- cfgadm -- tells what disks are installed on the system)
- metastat -- shows the status of metadevices, which we're setting up. None should exist after a clean install as shown above.
- format c6t0d0 -- this is the first bootable disk in our systems, the disk we installed onto earlier. A partition must be created for the metadata for our metadevice. Enter the format command, then at the format prompt, type partition, at the partition prompt type print (this shows the slices laid out during our initial install), look at the cylinder of last partition you created earlier (var is on the range of 1692 - 2456 in my example), now enter 7 to modify partition 7 (this is what CIT had done), don't enter a partition tag, don't enter permission flags, enter 2457 (ending cylinder above + 1), and enter a size of 32130b. Verify with a print that you have something like "7 unassigned wm 2457 - 2458 15.69MB (2/0/0) 32130". If so, then enter label to write out the new table; if not, try again. Enter quit to get out of the partition menu, then quit again to get out of the format menu.
- format c6t4d0 -- repeat exactly as above.
- prtvtoc /dev/dsk/c6t0d0s2 -- verifies your partitioning. Not s2 is a special slice in Solaris that describes the disk's partitions.
- prtvtoc /dev/dsk/c6t0d0s2 | fmthard -i -s - /dev/rdsk/c6t4d0s2 -- fmthard updates the Volume Table of Contents, this command show's what you're about to copy from c6t0 -> c6t4 and the -i dumps to stdout w/o writing to c6t4 and the -s - reads from stdin (the output of the prtvtoc output). Also note that we're reading from the dsk device and writing to the rdsk device.
- prtvtoc /dev/dsk/c6t0d0s2 | fmthard -s - /dev/rdsk/c6t4d0s2 -- actually does the copy/write
- metadb -a -f c6t0d0s7 c6t4d0s7 -- initializes the metadata db on s7 of each of the disks
- metadb -- should verify we've set something up.
- swap -l -- will list swap info, we're going to start with our mirrored swap partition.
- swap -d /dev/dsk/c6t0d0s1 -- disables our installed swap.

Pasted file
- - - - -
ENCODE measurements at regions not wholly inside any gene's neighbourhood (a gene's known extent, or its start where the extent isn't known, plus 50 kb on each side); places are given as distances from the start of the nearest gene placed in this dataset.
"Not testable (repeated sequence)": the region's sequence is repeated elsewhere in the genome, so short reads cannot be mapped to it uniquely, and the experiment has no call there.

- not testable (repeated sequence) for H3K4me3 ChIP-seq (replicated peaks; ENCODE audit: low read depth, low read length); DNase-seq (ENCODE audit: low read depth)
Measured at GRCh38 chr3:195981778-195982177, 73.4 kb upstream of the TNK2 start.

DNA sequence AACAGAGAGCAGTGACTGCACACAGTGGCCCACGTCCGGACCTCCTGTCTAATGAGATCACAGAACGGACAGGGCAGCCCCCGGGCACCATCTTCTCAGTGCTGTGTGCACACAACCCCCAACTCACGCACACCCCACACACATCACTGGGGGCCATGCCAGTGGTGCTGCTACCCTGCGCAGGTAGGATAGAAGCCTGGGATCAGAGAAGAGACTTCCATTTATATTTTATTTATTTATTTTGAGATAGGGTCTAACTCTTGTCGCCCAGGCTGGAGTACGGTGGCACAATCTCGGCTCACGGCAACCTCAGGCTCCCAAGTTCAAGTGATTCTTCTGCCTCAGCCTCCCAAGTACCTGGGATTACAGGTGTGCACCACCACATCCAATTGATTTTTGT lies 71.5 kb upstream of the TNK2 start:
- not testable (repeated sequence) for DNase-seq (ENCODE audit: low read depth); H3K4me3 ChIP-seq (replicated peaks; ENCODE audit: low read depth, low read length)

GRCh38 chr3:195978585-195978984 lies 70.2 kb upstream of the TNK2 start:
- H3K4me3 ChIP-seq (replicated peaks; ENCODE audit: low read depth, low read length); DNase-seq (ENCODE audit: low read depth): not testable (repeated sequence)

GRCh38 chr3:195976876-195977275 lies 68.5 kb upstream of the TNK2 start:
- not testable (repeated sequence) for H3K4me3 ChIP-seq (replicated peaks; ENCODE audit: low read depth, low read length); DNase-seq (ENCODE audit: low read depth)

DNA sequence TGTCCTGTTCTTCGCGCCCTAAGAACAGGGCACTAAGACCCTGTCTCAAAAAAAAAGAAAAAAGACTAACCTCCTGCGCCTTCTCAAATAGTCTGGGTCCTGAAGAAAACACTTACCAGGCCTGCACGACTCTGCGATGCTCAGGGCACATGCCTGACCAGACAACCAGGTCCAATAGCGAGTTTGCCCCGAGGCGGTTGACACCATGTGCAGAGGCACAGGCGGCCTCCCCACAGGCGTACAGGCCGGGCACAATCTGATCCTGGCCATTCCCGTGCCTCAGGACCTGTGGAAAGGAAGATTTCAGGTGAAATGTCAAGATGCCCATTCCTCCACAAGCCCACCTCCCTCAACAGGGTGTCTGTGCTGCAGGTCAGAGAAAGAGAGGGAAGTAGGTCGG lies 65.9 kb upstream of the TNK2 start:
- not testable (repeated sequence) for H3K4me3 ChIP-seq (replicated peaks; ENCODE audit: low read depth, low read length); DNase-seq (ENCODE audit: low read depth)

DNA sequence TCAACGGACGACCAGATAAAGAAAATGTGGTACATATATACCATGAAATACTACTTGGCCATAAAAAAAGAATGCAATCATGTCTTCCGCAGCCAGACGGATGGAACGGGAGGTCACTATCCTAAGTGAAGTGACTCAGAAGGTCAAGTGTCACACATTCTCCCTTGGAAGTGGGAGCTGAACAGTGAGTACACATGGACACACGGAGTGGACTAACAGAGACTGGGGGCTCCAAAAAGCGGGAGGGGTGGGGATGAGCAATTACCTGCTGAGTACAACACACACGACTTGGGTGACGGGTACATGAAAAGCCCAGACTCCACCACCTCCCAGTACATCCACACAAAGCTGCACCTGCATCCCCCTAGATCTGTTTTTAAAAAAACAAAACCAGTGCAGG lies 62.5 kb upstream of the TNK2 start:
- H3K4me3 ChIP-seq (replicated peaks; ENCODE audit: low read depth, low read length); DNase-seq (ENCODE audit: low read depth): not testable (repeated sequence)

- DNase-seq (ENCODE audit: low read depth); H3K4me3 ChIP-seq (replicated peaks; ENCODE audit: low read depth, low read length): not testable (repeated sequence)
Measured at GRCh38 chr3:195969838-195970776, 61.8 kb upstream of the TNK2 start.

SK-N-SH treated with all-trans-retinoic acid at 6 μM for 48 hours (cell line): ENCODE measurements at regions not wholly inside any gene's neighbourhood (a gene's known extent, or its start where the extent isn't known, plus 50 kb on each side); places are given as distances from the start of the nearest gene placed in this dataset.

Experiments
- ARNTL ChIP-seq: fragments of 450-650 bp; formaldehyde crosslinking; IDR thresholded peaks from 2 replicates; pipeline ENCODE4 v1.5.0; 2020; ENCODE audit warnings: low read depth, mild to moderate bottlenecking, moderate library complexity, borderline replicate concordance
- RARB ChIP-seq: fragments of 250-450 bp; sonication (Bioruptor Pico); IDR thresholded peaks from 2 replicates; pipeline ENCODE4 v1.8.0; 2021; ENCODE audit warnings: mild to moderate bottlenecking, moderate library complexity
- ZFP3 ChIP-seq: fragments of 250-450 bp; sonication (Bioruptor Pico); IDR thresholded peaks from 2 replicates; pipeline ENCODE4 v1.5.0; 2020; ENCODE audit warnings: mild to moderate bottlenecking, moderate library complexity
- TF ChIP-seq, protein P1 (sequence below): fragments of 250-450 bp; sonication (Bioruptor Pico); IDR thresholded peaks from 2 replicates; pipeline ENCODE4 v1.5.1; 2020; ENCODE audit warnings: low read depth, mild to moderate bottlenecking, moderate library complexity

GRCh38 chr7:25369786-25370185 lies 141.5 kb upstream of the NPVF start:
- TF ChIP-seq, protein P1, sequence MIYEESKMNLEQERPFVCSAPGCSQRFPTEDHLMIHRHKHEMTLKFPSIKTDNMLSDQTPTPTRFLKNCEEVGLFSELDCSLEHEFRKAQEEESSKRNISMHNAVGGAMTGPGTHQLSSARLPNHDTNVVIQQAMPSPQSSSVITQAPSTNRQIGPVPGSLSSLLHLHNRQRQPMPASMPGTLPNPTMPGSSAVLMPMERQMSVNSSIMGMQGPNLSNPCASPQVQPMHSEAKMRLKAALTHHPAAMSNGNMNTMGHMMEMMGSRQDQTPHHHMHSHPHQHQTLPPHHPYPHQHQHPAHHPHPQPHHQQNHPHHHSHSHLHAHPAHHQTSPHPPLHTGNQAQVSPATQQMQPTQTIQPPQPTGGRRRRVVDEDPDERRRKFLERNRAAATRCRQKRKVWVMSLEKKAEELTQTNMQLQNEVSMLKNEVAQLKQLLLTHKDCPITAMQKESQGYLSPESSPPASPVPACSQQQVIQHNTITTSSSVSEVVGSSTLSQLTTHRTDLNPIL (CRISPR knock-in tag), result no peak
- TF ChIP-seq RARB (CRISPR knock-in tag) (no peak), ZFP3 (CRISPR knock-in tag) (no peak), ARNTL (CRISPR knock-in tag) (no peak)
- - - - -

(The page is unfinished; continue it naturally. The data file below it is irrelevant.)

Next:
- swap -l -- see, it's gone.
- metainit d20 1 1 c6t0d0s1 -- creates a meta device d20 on s1 of our install disk, this will be a submirror in our mirrored device created below.
- metainit d21 1 1 c6t4d0s1 -- creates d20's friend, our other submirror.
- metastat -- will show we have two meta devices.
- metainit d2 -m d20 d21 -- will create a metadevice d2, which is mirroring d20 and d21 created above (a mirror of the two submirrors).
- metastat -- verifies what I just said.
- swap -a /dev/md/dsk/d2 -- adds our new device as a swap device.
- swap -l -- see.
- cat /etc/vfstab -- shows what we mount on boot.
- vi /etc/vfstab -- copy and edit the swap line such that it now refers to /dev/md/dsk/d2
- metainit -f d10 1 1 c6t0d0s0 -- this may seem creepy, but you're setting up / so that it can be mirrored from t0d0s0 onto t4d0s0, our first submirror.
- metainit -f d11 1 1 c6t4d0s0 -- setting up the other half, or second submirror.
- metainit d1 -m d10 -- add the first half of the mirror.
- metaroot d1 -- sets up vfstab for us, so / is now mounted off of /dev/md/dsk/d1, not sure why we can't yet attache d11 to d1.
- cat /etc/vfstab -- verifies.
- metainit -f d30 1 1 c6t0d0s3 -- sets up the first submirror.
- metainit -f d31 1 1 c6t4d0s3 -- sets up the second.
- metainit d3 -m d30 -- add the first half of the mirror.
- metattach d3 d31 -- attaches the second half.
- from here I manually edited /etc/vfstab, setting it to mount /dev/md/dsk/d3 on var, and telling it how to fsck d3 under the rdsk device. Copy the d1 on / line, and edit appropriately.
- Reboot (init 6) and then do one more step
- login and run metattach d1 d11 -- add the second half of /'s mirror.